Toward Representing Research Contributions in Scholarly Knowledge Graphs Using Knowledge Graph Cells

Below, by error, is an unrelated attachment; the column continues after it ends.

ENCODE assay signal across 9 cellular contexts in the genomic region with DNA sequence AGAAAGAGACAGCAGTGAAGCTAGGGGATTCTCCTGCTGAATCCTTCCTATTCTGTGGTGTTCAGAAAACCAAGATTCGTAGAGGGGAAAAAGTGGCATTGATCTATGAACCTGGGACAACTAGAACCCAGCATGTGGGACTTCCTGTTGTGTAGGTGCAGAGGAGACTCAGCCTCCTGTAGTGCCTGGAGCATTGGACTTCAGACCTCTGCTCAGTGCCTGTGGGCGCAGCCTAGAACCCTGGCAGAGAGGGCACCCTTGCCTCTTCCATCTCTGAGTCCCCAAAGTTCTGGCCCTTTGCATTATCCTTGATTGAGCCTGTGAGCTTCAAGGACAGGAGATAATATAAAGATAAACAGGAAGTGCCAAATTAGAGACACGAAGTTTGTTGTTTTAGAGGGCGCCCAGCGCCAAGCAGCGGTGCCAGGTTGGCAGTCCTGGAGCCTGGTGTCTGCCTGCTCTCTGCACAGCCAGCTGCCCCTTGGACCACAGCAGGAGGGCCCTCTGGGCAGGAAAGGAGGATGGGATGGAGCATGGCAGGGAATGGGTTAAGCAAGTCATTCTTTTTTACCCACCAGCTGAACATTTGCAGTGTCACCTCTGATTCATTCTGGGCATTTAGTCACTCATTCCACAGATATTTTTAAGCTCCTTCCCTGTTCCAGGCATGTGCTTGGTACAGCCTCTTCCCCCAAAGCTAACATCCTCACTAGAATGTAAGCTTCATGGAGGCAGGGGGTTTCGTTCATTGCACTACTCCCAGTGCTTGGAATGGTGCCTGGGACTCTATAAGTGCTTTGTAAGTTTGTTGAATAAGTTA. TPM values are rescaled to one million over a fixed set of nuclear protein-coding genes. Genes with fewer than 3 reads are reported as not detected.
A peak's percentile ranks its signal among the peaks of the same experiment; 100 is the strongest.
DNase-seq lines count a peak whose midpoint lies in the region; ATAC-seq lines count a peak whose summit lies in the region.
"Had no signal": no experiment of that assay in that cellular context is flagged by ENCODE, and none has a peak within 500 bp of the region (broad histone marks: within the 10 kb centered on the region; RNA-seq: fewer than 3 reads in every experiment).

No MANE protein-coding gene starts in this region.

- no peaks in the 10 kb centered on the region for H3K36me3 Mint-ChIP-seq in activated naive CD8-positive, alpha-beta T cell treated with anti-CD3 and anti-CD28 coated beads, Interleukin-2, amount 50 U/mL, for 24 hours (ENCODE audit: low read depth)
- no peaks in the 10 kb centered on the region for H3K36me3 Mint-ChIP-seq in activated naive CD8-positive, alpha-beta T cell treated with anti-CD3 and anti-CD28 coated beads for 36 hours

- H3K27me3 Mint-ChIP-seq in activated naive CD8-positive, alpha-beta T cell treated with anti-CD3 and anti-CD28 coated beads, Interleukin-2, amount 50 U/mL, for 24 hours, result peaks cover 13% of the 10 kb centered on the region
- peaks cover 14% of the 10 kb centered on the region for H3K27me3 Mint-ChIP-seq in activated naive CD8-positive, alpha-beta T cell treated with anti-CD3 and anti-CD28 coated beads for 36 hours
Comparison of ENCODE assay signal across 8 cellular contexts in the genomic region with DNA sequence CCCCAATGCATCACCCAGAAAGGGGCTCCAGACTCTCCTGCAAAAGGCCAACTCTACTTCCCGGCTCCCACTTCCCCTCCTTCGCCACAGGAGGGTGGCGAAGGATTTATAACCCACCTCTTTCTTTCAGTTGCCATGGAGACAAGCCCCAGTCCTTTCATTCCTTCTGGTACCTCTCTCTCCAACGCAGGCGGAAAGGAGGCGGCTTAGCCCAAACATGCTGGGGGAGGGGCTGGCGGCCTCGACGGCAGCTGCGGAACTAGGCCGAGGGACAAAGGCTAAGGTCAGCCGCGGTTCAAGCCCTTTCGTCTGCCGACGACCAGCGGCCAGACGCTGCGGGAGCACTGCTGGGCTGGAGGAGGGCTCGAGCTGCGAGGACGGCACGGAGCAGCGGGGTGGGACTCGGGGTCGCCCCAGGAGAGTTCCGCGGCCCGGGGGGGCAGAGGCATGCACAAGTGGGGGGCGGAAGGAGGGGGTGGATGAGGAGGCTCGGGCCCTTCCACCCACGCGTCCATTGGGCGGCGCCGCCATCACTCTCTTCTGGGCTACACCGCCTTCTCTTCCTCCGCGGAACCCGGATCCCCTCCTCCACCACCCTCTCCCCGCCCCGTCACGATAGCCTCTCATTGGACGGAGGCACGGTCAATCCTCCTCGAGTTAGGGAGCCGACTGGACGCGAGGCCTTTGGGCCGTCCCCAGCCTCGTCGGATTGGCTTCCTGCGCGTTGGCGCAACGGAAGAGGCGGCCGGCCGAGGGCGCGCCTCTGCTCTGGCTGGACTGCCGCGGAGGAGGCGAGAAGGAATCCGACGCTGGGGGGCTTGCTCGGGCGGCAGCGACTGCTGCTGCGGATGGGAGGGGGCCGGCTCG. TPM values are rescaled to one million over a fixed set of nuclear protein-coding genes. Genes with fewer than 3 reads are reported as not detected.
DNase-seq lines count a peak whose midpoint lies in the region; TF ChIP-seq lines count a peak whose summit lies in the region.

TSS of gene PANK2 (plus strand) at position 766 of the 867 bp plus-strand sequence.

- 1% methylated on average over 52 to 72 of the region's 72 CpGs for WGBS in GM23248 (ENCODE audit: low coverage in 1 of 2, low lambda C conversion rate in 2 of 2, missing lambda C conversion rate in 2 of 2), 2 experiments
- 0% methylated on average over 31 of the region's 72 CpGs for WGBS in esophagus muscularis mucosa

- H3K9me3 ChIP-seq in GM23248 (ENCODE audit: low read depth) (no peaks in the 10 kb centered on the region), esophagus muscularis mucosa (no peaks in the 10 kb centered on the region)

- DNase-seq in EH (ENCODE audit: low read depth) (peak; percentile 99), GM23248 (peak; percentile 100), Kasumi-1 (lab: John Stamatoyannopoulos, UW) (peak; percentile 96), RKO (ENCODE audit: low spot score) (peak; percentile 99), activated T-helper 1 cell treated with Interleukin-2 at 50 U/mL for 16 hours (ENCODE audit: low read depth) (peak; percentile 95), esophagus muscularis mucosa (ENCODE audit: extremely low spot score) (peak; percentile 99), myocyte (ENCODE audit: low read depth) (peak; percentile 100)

There is currently a gap between the natural language expression of scholarly publications and their structured semantic content modeling to enable intelligent content search. With the volume of research growing exponentially every year, a search feature operating over semantically structured content is compelling. Toward this end, in this work, we propose a novel semantic data model for modeling the contribution of scientific investigations. Our model, i.e. the Research Contribution Model (RCM), includes a schema of pertinent concepts highlighting six core information units, viz. Objective, Method, Activity, Agent, Material, and Result, on which the contribution hinges. It comprises bottom-up design considerations made from three scientific domains, viz. Medicine, Computer Science, and Agriculture, which we highlight as case studies. For its implementation in a knowledge graph application we introduce the idea of building blocks called Knowledge Graph Cells (KGC), which provide the following characteristics: (1) they limit the expressibility of ontologies to what is relevant in a knowledge graph regarding specific concepts on the theme of research contributions; (2) they are expressible via ABox and TBox expressions; (3) they enforce a certain level of data consistency by ensuring that a uniform modeling scheme is followed through rules and input controls; (4) they organize the knowledge graph into named graphs; (5) they provide information for the front end for displaying the knowledge graph in a human-readable form such as HTML pages; and (6) they can be seamlessly integrated into any existing publishing process thatsupports form-based input abstracting its semantic technicalities including RDF semantification from the user. Thus RCM joins the trend of existing work toward enhanced digitalization of scholarly publication enabled by an RDF semantification as a knowledge graph fostering the evolution of the scholarly publications beyond written text.